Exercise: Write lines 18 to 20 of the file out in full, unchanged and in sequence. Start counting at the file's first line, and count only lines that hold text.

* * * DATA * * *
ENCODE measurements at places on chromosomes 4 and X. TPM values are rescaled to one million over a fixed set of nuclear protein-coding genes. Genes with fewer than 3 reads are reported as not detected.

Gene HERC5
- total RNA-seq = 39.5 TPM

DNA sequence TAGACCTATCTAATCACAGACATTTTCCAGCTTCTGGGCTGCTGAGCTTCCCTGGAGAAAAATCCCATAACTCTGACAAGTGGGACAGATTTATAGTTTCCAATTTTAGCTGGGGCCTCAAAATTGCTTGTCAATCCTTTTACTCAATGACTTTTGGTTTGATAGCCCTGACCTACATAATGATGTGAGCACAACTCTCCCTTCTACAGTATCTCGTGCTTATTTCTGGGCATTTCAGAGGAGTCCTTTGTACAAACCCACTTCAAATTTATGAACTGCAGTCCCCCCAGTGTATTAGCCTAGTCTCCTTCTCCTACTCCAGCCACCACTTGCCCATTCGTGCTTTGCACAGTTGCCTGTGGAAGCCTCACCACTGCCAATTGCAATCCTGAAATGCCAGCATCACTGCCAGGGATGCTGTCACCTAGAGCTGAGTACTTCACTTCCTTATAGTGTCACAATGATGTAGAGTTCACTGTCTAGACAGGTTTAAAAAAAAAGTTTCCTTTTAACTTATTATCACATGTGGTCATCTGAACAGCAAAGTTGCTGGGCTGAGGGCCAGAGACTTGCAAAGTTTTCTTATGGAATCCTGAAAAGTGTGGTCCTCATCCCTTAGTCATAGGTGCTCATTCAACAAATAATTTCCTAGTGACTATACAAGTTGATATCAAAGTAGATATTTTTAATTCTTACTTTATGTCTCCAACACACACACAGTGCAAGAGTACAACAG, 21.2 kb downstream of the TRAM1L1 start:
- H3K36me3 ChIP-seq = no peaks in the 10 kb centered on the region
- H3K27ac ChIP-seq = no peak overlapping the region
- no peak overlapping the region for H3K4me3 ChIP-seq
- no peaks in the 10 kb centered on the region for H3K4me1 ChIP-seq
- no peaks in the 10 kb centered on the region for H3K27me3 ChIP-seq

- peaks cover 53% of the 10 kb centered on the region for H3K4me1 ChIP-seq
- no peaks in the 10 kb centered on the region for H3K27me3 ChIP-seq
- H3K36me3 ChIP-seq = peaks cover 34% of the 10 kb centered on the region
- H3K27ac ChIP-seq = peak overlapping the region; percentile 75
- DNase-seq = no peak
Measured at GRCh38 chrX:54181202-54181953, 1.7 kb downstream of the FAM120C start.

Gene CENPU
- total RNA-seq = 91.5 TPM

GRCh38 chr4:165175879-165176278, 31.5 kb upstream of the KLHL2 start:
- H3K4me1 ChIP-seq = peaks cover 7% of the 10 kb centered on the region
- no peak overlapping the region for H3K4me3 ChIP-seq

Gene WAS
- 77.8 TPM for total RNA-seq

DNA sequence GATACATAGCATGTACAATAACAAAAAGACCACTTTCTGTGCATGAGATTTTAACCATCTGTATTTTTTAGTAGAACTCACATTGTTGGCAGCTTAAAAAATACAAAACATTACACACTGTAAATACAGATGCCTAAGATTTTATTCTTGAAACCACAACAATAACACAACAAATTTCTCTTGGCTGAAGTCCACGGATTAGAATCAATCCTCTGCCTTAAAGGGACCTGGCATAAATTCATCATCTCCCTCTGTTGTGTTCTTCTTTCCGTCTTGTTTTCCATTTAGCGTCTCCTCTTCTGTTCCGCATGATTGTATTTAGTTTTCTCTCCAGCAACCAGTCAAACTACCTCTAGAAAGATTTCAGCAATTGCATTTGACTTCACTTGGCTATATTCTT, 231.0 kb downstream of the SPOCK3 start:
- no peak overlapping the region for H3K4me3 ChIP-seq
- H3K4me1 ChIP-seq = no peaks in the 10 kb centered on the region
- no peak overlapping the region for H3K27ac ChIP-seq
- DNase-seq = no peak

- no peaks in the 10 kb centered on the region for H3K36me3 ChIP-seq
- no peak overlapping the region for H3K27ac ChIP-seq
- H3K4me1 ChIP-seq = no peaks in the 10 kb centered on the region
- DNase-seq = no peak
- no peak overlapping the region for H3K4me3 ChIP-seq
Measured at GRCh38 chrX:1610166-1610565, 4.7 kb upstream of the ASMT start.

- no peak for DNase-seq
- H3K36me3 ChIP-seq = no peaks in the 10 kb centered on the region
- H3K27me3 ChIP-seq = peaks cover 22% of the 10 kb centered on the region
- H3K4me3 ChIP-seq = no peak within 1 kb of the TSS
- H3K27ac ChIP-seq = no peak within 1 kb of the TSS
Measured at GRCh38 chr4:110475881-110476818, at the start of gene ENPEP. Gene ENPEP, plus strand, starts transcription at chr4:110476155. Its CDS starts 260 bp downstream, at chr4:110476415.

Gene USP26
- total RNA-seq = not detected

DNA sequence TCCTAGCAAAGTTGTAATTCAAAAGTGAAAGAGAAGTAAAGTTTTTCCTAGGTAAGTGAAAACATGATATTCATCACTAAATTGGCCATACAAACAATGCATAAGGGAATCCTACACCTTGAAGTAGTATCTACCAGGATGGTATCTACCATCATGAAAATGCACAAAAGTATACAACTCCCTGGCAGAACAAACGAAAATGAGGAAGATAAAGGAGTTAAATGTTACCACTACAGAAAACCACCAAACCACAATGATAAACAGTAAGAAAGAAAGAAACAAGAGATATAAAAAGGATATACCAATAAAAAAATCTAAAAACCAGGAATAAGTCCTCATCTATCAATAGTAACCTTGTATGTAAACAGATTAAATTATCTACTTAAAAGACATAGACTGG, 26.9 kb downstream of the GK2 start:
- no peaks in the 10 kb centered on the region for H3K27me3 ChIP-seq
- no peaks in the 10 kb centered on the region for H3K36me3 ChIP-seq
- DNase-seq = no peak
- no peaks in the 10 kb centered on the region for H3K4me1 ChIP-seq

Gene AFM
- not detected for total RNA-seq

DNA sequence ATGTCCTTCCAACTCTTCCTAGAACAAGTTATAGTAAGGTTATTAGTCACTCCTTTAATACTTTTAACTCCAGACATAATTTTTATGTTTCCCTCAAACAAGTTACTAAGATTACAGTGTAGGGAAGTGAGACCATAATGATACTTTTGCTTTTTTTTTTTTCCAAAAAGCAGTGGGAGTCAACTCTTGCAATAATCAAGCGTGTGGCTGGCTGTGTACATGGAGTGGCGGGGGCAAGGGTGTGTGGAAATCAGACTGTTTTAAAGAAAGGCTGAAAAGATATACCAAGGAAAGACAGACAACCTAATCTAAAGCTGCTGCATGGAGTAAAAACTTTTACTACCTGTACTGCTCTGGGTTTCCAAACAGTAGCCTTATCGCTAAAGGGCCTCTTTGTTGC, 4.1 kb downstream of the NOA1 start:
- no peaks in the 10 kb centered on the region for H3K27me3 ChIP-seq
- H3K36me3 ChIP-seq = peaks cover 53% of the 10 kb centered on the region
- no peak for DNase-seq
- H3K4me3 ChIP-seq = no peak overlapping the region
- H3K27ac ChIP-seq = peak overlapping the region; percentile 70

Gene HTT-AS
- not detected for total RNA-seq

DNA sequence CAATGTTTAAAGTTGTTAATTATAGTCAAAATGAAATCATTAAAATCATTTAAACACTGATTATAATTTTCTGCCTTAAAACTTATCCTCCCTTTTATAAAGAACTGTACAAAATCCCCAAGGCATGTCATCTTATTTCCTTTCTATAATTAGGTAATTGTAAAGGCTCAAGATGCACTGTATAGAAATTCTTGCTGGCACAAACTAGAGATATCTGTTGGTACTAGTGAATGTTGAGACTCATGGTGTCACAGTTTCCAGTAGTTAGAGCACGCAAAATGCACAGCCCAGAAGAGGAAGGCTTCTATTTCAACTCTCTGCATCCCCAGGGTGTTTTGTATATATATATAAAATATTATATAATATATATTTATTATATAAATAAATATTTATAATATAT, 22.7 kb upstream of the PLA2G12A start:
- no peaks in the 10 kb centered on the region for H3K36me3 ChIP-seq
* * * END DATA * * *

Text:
GRCh38 chr4:165175879-165176278, 31.5 kb upstream of the KLHL2 start:
- H3K4me1 ChIP-seq = peaks cover 7% of the 10 kb centered on the region
- no peak overlapping the region for H3K4me3 ChIP-seq